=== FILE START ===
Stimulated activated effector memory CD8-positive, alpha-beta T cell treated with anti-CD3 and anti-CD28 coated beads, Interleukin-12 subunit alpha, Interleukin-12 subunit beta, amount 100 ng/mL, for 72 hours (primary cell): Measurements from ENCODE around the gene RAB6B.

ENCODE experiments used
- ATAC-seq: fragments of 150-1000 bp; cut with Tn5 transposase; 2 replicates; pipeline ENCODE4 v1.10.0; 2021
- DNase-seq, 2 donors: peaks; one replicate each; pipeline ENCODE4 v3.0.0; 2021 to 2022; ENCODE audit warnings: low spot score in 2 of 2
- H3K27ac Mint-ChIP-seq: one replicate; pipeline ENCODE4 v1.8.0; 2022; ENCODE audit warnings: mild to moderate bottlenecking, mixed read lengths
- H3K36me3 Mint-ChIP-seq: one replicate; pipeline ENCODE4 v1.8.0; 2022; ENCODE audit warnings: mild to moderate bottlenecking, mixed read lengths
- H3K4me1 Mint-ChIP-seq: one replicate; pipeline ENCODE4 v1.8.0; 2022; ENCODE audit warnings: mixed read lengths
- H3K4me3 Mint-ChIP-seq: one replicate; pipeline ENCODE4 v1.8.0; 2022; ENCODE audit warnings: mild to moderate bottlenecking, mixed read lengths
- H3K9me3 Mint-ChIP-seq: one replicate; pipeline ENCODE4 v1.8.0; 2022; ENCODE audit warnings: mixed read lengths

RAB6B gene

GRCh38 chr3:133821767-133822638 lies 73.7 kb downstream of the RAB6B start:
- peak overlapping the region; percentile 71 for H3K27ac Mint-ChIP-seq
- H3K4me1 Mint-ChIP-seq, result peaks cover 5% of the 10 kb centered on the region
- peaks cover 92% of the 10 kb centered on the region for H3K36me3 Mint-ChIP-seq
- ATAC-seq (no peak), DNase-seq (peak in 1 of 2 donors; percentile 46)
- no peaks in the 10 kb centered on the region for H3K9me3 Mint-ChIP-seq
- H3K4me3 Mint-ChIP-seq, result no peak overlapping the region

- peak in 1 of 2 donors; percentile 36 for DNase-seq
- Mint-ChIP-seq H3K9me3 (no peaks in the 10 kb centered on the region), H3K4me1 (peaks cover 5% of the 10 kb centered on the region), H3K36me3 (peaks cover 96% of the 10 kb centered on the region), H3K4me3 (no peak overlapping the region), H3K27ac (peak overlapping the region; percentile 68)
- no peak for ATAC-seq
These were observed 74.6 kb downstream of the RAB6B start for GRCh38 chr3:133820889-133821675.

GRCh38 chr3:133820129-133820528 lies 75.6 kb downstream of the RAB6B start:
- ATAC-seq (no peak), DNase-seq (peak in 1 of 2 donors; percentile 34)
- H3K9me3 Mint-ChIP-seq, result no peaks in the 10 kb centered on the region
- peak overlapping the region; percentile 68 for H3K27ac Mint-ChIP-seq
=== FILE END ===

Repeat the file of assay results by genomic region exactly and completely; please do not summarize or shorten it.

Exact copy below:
Stimulated activated effector memory CD8-positive, alpha-beta T cell treated with anti-CD3 and anti-CD28 coated beads, Interleukin-12 subunit alpha, Interleukin-12 subunit beta, amount 100 ng/mL, for 72 hours (primary cell): Measurements from ENCODE around the gene RAB6B.

ENCODE experiments used
- ATAC-seq: fragments of 150-1000 bp; cut with Tn5 transposase; 2 replicates; pipeline ENCODE4 v1.10.0; 2021
- DNase-seq, 2 donors: peaks; one replicate each; pipeline ENCODE4 v3.0.0; 2021 to 2022; ENCODE audit warnings: low spot score in 2 of 2
- H3K27ac Mint-ChIP-seq: one replicate; pipeline ENCODE4 v1.8.0; 2022; ENCODE audit warnings: mild to moderate bottlenecking, mixed read lengths
- H3K36me3 Mint-ChIP-seq: one replicate; pipeline ENCODE4 v1.8.0; 2022; ENCODE audit warnings: mild to moderate bottlenecking, mixed read lengths
- H3K4me1 Mint-ChIP-seq: one replicate; pipeline ENCODE4 v1.8.0; 2022; ENCODE audit warnings: mixed read lengths
- H3K4me3 Mint-ChIP-seq: one replicate; pipeline ENCODE4 v1.8.0; 2022; ENCODE audit warnings: mild to moderate bottlenecking, mixed read lengths
- H3K9me3 Mint-ChIP-seq: one replicate; pipeline ENCODE4 v1.8.0; 2022; ENCODE audit warnings: mixed read lengths

RAB6B gene

GRCh38 chr3:133821767-133822638 lies 73.7 kb downstream of the RAB6B start:
- peak overlapping the region; percentile 71 for H3K27ac Mint-ChIP-seq
- H3K4me1 Mint-ChIP-seq, result peaks cover 5% of the 10 kb centered on the region
- peaks cover 92% of the 10 kb centered on the region for H3K36me3 Mint-ChIP-seq
- ATAC-seq (no peak), DNase-seq (peak in 1 of 2 donors; percentile 46)
- no peaks in the 10 kb centered on the region for H3K9me3 Mint-ChIP-seq
- H3K4me3 Mint-ChIP-seq, result no peak overlapping the region

- peak in 1 of 2 donors; percentile 36 for DNase-seq
- Mint-ChIP-seq H3K9me3 (no peaks in the 10 kb centered on the region), H3K4me1 (peaks cover 5% of the 10 kb centered on the region), H3K36me3 (peaks cover 96% of the 10 kb centered on the region), H3K4me3 (no peak overlapping the region), H3K27ac (peak overlapping the region; percentile 68)
- no peak for ATAC-seq
These were observed 74.6 kb downstream of the RAB6B start for GRCh38 chr3:133820889-133821675.

GRCh38 chr3:133820129-133820528 lies 75.6 kb downstream of the RAB6B start:
- ATAC-seq (no peak), DNase-seq (peak in 1 of 2 donors; percentile 34)
- H3K9me3 Mint-ChIP-seq, result no peaks in the 10 kb centered on the region
- peak overlapping the region; percentile 68 for H3K27ac Mint-ChIP-seq